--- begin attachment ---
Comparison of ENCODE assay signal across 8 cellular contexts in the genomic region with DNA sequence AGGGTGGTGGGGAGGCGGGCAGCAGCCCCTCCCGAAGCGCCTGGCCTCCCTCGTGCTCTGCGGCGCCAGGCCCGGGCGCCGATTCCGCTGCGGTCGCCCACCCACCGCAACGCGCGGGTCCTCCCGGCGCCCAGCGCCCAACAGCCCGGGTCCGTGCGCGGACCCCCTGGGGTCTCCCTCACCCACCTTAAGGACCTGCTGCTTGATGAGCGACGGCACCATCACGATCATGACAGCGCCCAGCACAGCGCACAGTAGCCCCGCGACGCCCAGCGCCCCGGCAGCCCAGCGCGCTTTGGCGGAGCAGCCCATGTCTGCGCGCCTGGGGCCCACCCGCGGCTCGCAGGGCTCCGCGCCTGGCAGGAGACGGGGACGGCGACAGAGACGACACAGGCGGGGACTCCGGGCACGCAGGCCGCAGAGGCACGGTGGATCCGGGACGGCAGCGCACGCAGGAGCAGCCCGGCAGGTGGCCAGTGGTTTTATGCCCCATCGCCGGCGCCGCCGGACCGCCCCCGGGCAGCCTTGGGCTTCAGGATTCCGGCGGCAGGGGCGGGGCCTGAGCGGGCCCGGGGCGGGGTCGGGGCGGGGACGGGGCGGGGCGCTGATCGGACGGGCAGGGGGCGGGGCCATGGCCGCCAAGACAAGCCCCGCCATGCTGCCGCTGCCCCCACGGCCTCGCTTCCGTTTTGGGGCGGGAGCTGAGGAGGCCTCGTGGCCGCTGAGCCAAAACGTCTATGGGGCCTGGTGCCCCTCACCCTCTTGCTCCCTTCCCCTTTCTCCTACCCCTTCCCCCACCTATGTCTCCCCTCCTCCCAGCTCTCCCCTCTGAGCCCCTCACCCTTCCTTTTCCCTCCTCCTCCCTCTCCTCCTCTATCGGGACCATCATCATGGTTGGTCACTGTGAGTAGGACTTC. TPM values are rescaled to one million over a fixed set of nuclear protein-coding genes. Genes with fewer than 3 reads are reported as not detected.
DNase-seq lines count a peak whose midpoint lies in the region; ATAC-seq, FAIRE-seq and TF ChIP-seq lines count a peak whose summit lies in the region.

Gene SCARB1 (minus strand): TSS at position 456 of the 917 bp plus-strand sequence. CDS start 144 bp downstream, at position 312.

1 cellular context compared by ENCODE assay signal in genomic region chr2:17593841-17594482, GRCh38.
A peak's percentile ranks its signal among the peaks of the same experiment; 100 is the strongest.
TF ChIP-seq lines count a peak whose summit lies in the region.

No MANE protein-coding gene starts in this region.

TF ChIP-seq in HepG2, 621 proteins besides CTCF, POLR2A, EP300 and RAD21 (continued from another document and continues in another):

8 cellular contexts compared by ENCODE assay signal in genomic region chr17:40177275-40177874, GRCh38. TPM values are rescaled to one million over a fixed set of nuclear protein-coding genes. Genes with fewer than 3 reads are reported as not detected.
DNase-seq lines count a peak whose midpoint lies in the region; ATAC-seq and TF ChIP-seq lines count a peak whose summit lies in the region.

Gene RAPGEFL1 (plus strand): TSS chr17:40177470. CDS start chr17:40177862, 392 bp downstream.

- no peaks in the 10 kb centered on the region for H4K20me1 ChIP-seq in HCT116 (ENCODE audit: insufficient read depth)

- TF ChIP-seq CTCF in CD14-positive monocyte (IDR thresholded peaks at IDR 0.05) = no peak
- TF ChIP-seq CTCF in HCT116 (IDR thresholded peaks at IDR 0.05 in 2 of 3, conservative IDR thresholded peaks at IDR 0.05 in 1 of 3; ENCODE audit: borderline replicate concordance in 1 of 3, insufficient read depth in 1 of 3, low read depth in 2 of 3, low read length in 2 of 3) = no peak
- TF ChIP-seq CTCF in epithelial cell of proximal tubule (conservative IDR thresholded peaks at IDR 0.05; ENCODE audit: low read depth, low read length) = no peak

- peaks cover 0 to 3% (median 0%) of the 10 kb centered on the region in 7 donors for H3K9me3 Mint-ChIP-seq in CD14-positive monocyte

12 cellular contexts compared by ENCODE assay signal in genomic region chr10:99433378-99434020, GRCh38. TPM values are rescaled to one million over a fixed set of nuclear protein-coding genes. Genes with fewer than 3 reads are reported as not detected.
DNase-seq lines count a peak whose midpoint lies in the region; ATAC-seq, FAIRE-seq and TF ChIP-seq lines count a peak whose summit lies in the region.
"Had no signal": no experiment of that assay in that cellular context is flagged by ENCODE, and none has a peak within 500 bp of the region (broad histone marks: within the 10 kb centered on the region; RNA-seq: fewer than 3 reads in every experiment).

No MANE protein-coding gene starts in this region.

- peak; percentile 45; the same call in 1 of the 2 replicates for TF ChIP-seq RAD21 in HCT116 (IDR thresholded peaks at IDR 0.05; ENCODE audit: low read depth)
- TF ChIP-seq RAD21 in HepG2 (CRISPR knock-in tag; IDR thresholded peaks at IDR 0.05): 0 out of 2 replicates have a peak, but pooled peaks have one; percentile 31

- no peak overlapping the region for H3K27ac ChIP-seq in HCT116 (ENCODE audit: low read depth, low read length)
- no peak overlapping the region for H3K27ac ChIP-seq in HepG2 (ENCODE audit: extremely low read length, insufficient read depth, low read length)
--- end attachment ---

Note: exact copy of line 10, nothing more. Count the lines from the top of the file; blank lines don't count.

DNase-seq lines count a peak whose midpoint lies in the region; ATAC-seq and TF ChIP-seq lines count a peak whose summit lies in the region.